Why Teens Need to Feel Independent

Despite needing rules to guide decision-making and behavior, teens also need to feel independent. The very definition of executive functioning is the ability to use the rational, reasoning mind to govern one’s choices and actions. Allowing teens to feel that they are in control of their lives and making their own decisions, while still offering them structure and guidance until their brains are fully developed, is one of the most difficult balancing acts of parenting.

Too many rules or too forceful implementation of these rules, as well as too many consequences for not following the rules, can make teens feel that they are being oppressed rather than supported. Not enough rules or structure, or inconsistent enforcement of the rules, can create resentment and confusion for both parent and child. Finding a good compromise between healthy boundaries vs. independent choices will allow teens to feel in control while also providing them with a solid foundation as their brains continue to develop.

How To Set Rules For Teens and Help Them To Embrace Them

 It may not be easy, but there are ways for parents to help teens embrace and follow rules without alienating them or damaging the parent-child relationship. Here are some approaches for implementing rules and structure in a way that empowers teens rather than pushing them away.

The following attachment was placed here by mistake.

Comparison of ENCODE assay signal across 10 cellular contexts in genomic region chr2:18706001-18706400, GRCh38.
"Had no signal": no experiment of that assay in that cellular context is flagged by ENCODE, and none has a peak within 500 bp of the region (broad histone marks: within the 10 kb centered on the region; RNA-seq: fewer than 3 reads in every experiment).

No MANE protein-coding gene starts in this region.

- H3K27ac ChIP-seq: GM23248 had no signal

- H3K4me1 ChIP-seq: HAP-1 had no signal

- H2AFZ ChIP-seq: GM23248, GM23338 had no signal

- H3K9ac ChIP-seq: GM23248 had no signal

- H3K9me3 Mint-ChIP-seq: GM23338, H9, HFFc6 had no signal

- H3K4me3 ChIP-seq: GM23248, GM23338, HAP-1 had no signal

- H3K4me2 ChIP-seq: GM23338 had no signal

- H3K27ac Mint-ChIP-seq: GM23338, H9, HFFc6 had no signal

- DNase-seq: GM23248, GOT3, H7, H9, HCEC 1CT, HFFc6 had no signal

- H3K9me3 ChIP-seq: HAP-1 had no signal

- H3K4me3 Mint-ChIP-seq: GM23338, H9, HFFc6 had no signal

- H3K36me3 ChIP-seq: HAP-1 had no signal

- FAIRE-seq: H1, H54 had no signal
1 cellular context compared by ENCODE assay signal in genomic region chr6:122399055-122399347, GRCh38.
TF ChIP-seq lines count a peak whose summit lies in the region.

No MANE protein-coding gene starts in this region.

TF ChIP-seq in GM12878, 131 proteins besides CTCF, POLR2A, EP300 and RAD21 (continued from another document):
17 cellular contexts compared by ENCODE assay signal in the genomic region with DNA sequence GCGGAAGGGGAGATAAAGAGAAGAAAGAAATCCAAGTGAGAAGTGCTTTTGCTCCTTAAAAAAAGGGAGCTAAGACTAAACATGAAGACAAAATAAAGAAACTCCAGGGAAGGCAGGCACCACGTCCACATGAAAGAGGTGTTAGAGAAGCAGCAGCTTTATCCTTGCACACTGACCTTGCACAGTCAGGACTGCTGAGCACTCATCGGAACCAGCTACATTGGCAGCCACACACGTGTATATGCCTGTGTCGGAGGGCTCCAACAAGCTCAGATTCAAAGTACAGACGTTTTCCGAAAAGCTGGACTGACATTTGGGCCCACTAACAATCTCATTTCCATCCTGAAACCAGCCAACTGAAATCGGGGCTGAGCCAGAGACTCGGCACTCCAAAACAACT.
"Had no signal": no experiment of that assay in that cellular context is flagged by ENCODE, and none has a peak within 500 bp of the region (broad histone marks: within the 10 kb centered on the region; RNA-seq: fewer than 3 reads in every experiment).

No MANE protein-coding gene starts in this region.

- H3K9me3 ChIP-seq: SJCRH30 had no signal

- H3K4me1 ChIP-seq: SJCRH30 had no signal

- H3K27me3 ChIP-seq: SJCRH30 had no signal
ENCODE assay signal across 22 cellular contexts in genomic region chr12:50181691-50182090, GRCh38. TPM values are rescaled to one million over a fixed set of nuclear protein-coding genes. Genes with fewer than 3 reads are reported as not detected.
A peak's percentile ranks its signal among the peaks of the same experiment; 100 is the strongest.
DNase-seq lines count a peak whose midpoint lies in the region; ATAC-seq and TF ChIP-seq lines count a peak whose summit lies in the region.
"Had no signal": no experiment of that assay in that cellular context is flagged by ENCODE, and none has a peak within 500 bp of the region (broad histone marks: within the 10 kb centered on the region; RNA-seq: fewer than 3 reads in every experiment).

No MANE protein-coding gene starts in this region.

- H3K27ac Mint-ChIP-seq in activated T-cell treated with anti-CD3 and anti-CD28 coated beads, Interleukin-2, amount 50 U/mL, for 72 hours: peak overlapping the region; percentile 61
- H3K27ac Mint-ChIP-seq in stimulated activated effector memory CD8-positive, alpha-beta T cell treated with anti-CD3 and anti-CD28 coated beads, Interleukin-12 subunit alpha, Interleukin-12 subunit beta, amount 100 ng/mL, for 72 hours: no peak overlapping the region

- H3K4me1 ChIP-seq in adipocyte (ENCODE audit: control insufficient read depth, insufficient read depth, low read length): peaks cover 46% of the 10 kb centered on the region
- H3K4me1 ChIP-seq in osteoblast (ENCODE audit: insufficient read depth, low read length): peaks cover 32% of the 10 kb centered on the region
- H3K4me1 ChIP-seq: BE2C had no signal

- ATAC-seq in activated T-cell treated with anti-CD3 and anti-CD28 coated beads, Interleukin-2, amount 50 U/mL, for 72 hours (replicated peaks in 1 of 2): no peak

• Involve your teen in creating the road map. Parents can discuss rules with teens and explain the importance of having structure in place to protect their safety and well-being. Involving teens in the conversation and allowing them to help fine-tune rules and create appropriate consequences allows them to feel as if they have some control over their lives.
  • Make age-appropriate rules, and adjust when needed. As teens’ executive functioning increases, parents need to respond by reassessing rules. For example, a 16-year-old can typically have more autonomy in their activities and movements than a 13-year-old—but both may need to abide by a rule to stay in touch via text when not at home. Even when boundaries change with age, parents can still maintain consistent structure and consequences.
  • Model what it means to follow the rules. When parents constantly break driving rules, tell little white lies, or otherwise demonstrate a lack of integrity, teens will notice and think it’s okay for them to do the same. Hypocrisy undermines teens’ respect for parents and hence undermines the rules parents create for them.

The balance during adolescence between enforcing rules and allowing independence to develop is a delicate one, especially when navigating mental health issues. But, as much as teens crave independence, they also crave boundaries and structure. While establishing the right balance may seem at first like a daunting task, it is ultimately supportive for adolescents and for the parent-child relationship.

 

Sources:

J Clin Child Adolesc Psychol. 2016 Jan–Feb; 45(1): 84–89.

Sleep. 2011 Jun 1; 34(6): 797–800.